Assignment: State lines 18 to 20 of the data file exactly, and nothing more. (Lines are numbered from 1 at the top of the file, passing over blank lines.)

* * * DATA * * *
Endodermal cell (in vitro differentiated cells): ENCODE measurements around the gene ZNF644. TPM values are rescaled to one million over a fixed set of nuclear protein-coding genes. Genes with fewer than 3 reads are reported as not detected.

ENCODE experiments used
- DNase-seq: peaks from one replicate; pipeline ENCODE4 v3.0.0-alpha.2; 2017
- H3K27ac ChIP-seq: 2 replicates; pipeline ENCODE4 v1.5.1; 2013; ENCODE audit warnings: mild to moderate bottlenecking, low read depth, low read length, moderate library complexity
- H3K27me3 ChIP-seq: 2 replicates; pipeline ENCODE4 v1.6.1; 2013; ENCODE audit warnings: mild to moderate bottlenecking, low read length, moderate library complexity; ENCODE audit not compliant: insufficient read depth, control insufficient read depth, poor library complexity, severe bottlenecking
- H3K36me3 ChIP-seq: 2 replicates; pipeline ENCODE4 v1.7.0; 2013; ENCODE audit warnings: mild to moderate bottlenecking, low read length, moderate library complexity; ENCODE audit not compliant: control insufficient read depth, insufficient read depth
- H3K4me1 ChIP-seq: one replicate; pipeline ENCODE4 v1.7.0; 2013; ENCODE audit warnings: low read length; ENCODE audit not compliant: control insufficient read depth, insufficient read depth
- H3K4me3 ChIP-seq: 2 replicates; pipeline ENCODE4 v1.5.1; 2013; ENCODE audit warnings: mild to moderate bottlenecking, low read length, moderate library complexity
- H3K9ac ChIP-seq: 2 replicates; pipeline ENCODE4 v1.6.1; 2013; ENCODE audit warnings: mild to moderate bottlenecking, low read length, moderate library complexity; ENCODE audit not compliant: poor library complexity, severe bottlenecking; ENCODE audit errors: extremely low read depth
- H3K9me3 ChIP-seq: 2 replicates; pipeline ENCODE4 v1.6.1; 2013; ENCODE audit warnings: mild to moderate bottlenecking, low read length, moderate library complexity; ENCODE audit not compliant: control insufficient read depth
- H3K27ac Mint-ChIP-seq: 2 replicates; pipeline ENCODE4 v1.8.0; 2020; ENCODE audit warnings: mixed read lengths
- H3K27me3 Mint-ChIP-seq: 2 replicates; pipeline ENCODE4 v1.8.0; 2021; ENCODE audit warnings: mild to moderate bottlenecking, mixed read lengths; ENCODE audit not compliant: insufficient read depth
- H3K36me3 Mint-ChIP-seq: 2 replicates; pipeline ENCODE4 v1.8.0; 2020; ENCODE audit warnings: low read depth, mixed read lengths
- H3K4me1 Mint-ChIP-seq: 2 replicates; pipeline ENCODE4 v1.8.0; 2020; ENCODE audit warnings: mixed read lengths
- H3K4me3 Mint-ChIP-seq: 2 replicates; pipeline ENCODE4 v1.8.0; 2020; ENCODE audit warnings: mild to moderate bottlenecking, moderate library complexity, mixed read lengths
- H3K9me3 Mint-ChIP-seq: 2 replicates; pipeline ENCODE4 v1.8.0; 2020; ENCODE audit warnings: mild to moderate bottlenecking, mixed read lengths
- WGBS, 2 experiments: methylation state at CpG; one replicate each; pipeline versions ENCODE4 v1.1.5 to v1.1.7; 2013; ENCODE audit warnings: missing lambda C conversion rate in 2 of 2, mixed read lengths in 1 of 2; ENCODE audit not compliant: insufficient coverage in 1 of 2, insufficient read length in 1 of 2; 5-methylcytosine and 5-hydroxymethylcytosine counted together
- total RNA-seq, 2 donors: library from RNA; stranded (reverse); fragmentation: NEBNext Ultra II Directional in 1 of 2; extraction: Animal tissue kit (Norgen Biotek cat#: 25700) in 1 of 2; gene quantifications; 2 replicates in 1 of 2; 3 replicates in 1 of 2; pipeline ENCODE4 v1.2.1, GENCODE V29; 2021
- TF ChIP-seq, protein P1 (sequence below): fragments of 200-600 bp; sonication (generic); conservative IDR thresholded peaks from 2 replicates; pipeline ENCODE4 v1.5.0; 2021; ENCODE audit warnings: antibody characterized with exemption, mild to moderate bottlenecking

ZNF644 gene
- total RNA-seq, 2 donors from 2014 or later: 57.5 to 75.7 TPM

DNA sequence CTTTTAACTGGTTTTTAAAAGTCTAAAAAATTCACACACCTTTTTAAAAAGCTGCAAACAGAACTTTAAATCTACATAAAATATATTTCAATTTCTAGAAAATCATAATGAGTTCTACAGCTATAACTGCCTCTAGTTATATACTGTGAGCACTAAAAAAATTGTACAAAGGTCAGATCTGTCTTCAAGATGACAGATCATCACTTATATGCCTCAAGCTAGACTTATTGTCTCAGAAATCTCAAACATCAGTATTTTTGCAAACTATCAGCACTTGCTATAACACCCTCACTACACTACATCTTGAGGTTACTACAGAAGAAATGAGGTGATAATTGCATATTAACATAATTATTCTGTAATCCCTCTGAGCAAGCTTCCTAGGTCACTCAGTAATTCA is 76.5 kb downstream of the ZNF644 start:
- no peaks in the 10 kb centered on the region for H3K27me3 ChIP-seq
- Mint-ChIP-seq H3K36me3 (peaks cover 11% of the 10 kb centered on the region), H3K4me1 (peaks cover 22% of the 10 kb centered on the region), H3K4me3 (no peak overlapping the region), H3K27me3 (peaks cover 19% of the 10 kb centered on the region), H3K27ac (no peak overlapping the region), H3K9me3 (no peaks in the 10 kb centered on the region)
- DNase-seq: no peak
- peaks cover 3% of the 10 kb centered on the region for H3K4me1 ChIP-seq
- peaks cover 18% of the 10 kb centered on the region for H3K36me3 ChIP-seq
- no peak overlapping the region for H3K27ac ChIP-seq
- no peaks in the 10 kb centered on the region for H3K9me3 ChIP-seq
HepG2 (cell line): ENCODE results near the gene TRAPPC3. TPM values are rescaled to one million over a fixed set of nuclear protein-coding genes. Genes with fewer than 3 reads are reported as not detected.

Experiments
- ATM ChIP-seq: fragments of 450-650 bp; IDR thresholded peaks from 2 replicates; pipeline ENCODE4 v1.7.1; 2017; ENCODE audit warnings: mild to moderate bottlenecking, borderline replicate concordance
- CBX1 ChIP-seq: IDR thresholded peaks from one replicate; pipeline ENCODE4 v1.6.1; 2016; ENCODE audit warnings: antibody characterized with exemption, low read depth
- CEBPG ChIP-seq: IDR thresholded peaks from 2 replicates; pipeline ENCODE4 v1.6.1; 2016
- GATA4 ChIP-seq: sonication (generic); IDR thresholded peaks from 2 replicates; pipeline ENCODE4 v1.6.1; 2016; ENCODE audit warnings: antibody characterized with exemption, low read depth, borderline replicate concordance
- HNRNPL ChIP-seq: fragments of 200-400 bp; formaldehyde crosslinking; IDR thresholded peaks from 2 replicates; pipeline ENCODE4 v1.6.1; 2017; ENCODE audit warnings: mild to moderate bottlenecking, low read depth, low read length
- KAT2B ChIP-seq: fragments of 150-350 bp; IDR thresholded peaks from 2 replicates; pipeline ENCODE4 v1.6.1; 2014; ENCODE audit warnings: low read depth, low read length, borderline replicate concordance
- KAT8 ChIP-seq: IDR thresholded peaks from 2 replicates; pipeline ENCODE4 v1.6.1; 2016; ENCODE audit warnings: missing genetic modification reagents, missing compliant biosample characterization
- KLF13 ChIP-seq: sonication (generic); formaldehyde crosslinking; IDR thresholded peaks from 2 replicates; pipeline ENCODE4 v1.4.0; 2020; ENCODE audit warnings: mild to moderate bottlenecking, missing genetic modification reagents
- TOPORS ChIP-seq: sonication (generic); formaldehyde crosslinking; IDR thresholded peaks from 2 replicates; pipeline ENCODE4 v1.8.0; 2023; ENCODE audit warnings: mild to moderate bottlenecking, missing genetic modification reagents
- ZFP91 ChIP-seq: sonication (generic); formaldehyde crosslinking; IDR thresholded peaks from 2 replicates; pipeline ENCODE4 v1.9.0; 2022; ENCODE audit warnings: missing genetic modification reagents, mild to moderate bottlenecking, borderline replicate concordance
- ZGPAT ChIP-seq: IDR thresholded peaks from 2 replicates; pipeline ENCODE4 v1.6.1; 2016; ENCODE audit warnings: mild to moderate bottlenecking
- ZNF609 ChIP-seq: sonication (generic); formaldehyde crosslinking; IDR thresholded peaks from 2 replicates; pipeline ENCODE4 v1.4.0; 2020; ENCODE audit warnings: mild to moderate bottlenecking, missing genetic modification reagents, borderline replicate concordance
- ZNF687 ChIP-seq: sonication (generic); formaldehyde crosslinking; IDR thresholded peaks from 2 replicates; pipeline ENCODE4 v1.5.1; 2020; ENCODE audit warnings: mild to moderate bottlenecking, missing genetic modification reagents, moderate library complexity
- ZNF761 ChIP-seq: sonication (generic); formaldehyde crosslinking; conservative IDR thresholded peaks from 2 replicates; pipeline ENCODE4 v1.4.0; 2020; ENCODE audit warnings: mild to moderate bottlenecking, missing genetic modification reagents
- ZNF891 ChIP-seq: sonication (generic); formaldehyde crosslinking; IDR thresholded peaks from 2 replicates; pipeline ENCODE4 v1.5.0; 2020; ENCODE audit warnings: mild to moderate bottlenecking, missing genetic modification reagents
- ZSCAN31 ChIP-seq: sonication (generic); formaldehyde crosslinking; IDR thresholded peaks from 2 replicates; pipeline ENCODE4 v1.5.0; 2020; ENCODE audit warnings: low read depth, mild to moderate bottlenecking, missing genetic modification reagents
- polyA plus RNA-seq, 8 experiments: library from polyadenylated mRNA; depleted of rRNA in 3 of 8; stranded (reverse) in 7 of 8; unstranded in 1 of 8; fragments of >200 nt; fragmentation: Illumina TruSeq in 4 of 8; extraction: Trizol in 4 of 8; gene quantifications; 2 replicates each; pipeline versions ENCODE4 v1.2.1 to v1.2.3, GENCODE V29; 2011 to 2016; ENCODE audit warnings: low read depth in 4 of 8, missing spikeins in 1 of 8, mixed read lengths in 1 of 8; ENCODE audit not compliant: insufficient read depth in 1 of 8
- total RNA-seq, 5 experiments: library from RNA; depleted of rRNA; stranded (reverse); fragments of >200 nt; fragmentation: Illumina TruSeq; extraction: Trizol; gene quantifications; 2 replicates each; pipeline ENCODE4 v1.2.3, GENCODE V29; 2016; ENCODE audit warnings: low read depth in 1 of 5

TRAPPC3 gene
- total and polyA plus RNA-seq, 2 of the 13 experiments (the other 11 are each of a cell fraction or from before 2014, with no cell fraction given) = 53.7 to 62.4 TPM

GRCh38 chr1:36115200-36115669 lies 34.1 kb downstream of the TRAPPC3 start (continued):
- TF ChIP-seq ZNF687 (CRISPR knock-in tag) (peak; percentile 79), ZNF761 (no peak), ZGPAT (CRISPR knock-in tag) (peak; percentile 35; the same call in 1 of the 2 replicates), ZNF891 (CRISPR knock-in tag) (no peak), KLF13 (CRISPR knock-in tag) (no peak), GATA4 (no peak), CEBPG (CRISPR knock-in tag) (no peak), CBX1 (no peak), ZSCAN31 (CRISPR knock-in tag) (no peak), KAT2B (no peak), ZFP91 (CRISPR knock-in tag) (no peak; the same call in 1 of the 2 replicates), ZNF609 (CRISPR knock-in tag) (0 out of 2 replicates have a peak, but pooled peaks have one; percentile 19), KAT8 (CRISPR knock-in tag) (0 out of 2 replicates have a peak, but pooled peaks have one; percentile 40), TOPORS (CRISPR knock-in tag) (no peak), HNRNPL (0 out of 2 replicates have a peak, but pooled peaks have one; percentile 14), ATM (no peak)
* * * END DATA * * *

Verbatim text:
- total RNA-seq, 2 donors: library from RNA; stranded (reverse); fragmentation: NEBNext Ultra II Directional in 1 of 2; extraction: Animal tissue kit (Norgen Biotek cat#: 25700) in 1 of 2; gene quantifications; 2 replicates in 1 of 2; 3 replicates in 1 of 2; pipeline ENCODE4 v1.2.1, GENCODE V29; 2021
- TF ChIP-seq, protein P1 (sequence below): fragments of 200-600 bp; sonication (generic); conservative IDR thresholded peaks from 2 replicates; pipeline ENCODE4 v1.5.0; 2021; ENCODE audit warnings: antibody characterized with exemption, mild to moderate bottlenecking

ZNF644 gene